The storyline here is incredibly predictable, but it is an exceedingly rare children's film that isn't.  I don't think every children's film needs to be held up to the Disney/Pixar standard.  I've watched a lot of children's movies in my day, and I'm not just talking about the ones I watched in my childhood.   My love of animation has never left me, and I tend to keep up with most of the major releases via rental regardless of the studio involved.  I see the vast majority of these films as fluff. Much like an action movie with a lot of explosions and fight scenes meant to get your adrenaline pumping while you turn your brain off, these kids films give you a sweet heartwarming story with some silly humor and then you move on with your day.  This is exactly what the Alvin and the Chipmunks films are.

I think the first film, while not without its flaws, works as a good tribute to the history of the series.  The Chipmunks attain their fame and fortune singing "The Chipmunk Song (Christmas Don't Be Late)" which is how they were originally introduced to American audiences.   They follow it up with "Witch Doctor" which was originally not a Chipmunk song, but done by the same performer, Ross Bagdasarian, Sr.  I'll admit that I hate the "rap" flavoring given this song and most of the rest of the soundtrack, but given the target audience for this film I'm not surprised.  I hate it in the same way that I hate most music from the 2000s, and therefore can't hold it responsible.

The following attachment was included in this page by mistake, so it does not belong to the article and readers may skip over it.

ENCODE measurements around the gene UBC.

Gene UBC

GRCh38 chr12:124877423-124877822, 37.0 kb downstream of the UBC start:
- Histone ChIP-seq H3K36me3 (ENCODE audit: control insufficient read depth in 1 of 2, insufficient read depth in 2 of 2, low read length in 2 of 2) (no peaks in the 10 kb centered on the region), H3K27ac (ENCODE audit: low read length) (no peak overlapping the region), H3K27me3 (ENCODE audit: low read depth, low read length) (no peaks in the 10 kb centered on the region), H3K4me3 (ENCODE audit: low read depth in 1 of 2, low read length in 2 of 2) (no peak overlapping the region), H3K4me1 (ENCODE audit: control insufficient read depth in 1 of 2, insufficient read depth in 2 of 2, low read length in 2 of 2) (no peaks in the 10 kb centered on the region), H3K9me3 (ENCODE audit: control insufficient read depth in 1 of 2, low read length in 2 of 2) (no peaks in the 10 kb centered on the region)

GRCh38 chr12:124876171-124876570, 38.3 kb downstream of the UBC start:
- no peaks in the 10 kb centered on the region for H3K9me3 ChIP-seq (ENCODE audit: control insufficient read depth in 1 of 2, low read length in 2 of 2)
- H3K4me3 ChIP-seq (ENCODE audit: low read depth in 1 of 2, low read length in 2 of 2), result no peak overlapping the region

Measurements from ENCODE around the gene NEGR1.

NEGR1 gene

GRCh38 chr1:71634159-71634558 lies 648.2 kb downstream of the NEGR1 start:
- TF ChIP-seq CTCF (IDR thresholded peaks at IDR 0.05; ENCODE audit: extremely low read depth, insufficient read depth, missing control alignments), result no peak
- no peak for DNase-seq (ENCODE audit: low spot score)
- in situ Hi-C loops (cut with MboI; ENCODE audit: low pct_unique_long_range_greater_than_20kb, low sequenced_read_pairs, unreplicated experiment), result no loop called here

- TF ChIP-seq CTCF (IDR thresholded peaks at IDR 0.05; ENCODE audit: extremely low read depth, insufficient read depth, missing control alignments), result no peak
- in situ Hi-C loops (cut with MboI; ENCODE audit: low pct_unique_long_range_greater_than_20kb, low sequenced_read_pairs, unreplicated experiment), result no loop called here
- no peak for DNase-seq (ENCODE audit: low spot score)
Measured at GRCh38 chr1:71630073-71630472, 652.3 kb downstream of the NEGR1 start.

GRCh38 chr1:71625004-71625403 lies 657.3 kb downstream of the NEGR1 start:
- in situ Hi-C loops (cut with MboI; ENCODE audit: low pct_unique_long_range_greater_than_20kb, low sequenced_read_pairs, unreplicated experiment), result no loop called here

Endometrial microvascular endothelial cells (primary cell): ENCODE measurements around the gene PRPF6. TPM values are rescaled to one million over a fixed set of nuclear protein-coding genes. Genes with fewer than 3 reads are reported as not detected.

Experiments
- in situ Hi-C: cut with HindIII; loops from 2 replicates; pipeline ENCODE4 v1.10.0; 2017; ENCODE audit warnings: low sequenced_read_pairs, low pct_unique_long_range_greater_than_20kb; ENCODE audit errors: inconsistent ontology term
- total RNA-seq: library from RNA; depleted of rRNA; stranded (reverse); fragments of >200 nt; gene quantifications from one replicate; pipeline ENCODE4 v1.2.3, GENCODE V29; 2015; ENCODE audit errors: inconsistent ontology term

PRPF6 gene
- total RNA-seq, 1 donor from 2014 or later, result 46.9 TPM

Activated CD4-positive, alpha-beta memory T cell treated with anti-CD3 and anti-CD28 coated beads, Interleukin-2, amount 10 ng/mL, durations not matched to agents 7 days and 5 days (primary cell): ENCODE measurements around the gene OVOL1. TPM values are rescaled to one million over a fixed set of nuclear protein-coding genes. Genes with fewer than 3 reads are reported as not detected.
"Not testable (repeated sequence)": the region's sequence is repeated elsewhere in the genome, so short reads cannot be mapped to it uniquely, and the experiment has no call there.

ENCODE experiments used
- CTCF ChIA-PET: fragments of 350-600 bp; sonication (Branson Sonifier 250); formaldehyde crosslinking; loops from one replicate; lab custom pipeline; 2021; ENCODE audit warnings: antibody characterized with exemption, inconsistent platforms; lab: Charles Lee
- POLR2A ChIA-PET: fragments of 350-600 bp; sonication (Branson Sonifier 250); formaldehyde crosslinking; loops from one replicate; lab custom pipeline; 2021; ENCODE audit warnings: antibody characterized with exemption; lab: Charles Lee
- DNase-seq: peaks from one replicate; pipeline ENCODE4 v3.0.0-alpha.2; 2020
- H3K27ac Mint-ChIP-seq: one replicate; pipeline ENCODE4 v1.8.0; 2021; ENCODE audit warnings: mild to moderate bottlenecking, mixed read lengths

The remainder is all about Dave and the Chipmunks becoming a family and both sides gaining a true appreciation for each other.  Once again, not exactly a groundbreaking concept, but I think it's done well.  I'm also kind of in love with Simon.  It's been too long for me to remember if he's similar to his 80s counterpart, but there's something about his smarts and his sarcasm that make him my favorite of the three.  Alvin is appropriately conceited and daring, and Theodore is absolutely adorable.  I'm not sure what else you could ask for.

I'll admit the sequel is not as strong as the original, but that's about the norm.  Why put the chipmunks in high school when they've never been to school at all?  It's pretty obvious the answer is so they can use those standard high school stress situations.  Jocks being bullies, Alvin playing football, and a talent show competition.  More than anything I just don't care for Zachary Levi's character.  He's too bungling and beyond that one scene where he completely screws up comforting Theodore, he offers nothing to the movie.  But I enjoyed seeing the Chipettes added in to the mix, and found the songs to be overall more enjoyable.